The best thing about a secret is that few people know about it. You don’t know what is bubbling under and when you finally stumble upon it, its like a fresh breath of air. And that’s what singer-songwriter Teedra Moses is – a veritable R&B secret. Ask those who know of her music – you’re likely to get an overwhelming response urging you to run to your computers.
Complex Simplicity, released in 2004, is seen as a classic. Hip-hop meets neo-soul with light gospel flourishes. Everything from the glossy and shimmering beats supplied by Poli Paul (including a stunning duet with Raphael Saadiq) to the simple melodies and straight-forward lyrics about love, loss and heartache – every aspect of that record is luminescent and pure. There’s a magic in her tracks that is nothing short of authentic or mesmerizing. One could even go as far to compare it to the influence that Mary J. Blige had with her 1994 album, My Life. Its that serious.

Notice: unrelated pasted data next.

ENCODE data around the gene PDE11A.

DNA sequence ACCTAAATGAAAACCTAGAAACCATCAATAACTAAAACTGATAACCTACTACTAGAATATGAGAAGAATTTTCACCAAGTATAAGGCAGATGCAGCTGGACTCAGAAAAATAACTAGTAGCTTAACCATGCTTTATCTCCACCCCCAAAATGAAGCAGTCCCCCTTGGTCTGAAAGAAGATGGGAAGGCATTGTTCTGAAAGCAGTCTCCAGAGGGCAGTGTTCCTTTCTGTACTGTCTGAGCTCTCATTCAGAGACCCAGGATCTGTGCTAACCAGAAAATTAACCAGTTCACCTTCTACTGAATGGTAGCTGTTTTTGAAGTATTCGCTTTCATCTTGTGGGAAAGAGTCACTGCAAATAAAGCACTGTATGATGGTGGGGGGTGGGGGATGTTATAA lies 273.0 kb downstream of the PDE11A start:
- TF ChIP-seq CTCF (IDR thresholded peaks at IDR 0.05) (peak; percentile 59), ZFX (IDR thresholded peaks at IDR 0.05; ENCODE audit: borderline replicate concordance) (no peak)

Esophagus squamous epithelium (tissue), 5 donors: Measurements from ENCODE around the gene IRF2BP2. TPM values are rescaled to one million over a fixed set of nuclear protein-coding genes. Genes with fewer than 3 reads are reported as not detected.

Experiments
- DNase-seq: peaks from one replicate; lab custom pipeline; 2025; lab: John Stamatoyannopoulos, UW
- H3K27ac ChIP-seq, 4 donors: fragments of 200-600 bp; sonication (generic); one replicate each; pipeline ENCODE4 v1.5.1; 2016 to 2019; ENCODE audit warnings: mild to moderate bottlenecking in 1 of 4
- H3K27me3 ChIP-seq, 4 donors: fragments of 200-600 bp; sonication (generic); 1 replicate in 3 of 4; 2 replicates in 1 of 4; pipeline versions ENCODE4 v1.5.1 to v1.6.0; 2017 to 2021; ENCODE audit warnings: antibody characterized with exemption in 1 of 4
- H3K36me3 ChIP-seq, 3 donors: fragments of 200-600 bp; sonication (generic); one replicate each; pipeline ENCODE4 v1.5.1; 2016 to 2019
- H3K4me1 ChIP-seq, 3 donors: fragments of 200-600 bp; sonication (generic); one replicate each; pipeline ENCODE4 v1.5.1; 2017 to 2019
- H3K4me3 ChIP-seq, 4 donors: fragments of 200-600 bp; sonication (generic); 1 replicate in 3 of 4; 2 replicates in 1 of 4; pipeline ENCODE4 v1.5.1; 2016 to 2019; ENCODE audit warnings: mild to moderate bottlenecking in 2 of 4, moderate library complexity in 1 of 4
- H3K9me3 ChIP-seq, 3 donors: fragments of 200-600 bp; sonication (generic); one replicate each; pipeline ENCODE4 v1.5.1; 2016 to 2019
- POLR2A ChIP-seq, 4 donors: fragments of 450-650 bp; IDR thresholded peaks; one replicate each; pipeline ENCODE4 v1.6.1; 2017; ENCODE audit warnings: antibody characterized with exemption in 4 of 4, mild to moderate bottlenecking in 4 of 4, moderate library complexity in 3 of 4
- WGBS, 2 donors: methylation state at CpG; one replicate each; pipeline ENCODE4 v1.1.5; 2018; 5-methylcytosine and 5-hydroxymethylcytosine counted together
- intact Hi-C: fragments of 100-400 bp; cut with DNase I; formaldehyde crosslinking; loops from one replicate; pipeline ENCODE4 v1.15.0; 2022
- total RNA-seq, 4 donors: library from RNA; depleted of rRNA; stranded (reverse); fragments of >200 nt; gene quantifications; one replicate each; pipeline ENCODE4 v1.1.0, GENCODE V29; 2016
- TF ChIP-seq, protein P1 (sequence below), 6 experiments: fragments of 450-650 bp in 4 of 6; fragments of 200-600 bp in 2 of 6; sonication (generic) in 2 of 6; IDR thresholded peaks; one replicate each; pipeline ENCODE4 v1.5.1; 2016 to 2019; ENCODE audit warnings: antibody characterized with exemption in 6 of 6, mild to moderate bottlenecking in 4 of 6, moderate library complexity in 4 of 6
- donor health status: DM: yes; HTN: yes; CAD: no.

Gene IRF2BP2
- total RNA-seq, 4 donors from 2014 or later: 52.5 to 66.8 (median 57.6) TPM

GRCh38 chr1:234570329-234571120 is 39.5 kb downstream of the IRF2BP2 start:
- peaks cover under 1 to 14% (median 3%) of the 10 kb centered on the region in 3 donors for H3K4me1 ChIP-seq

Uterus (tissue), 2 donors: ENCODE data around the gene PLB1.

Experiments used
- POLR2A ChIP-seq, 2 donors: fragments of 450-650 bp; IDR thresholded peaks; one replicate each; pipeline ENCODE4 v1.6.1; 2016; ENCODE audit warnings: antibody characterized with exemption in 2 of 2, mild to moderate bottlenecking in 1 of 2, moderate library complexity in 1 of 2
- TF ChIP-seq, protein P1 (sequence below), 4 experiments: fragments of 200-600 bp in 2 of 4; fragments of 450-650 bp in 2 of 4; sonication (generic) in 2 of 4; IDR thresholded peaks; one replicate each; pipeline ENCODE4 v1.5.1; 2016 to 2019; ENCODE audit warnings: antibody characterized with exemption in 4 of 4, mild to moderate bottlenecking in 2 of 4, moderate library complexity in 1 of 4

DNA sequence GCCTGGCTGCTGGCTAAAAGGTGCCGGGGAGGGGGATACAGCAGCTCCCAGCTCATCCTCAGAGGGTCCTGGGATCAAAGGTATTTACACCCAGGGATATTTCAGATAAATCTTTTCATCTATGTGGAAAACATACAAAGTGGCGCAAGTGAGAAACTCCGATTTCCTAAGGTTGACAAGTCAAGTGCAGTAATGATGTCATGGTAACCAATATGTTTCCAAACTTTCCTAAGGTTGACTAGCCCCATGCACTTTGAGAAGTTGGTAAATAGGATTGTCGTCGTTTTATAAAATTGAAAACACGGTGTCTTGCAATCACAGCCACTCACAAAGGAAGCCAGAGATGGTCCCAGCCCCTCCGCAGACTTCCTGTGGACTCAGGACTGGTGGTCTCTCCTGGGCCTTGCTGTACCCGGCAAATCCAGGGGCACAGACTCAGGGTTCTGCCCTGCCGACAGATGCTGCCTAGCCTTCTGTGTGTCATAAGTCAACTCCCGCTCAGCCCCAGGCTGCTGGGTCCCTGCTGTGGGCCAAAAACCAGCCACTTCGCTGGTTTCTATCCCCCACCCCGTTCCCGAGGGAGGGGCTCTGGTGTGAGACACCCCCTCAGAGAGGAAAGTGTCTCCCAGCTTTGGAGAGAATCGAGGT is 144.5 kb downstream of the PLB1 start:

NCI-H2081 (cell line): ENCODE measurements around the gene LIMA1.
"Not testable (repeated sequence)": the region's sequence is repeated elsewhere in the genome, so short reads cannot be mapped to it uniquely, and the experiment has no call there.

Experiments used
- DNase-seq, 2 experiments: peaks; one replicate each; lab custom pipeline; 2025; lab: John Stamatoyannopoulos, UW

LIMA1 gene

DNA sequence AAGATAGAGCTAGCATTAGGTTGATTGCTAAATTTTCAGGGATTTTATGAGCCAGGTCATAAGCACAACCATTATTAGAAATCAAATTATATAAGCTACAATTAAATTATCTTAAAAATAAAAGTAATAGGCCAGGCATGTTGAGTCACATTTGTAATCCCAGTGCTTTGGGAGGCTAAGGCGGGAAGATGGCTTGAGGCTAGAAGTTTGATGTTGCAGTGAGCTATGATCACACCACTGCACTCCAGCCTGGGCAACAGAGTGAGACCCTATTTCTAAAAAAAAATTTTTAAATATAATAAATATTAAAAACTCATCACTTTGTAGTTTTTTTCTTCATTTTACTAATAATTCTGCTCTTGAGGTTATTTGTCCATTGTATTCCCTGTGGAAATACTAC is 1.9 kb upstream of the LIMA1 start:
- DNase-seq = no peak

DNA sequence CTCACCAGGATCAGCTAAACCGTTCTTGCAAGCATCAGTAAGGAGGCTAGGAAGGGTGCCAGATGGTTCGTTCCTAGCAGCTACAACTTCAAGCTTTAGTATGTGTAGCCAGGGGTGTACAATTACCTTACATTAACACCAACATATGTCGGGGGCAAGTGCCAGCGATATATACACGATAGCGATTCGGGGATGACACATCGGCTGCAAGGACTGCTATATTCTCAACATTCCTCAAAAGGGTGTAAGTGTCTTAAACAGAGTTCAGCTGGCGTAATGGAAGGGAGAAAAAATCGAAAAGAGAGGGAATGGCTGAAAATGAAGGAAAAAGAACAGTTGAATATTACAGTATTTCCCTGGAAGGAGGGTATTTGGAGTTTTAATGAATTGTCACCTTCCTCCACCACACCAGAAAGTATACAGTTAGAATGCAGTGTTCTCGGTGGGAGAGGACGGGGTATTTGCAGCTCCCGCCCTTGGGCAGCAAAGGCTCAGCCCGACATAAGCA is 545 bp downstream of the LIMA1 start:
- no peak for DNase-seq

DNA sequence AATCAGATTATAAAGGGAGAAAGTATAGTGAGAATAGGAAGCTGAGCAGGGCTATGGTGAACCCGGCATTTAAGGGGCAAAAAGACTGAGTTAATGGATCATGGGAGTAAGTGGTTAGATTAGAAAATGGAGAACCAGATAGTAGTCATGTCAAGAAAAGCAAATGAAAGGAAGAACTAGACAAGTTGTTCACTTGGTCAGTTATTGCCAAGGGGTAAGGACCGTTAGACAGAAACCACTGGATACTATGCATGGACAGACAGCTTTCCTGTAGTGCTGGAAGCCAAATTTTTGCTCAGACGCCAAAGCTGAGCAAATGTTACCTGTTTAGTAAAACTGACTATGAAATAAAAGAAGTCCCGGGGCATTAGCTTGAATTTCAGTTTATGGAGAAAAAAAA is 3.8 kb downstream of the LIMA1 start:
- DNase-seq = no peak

Her follow up, The Young Lioness, while praised by those who have heard the tracks, has been marginalized by numerous setbacks and a subsequent label folding. Understanding her commitment to her fans, Moses started from scratch. She hit the road, continuing to write for other artists (Trina, Macy Gray, Mary J. Blige, among others) and releasing mixtapes of unreleased tracks and collaborations.
Released to fans first after a lively show in Pasadena, California, the third installment in the Young Hustla mixtape series is Lionhearted, a 13-track pre-cursor to serve as a taste of what’s to come next for her eager fans. Teedra works largely with up-and-coming producers (partner Poli Paul receives only one inclusion on the album). Stylistically and sonically, they manage to place Teedra between the mid-80s and 90s while keeping a current modern footing in its lyrics and themes. 9th Wonder brings a summery groove to “Love Devine”, a close cousin to Erykah Badu’s “Honey”. The sparse “I Told You” and “Say Lil’ Mama” (with its lovely Paisley Park drum programming) show brimming personality and confidence with its charming lyrics. But it’s the face-paced, Flashdance-inspired “So Kool” that Teedra breaks it down for a former lover that crossed the line for the last time.
The mixtape is an excellent welcome addition to those eager waiting for more pieces of Teedra Moses. It’s thoroughly consistent and should satisfy listeners until her next release.
Here is a Youtube.com clip I found of the Lioness, about this up and coming.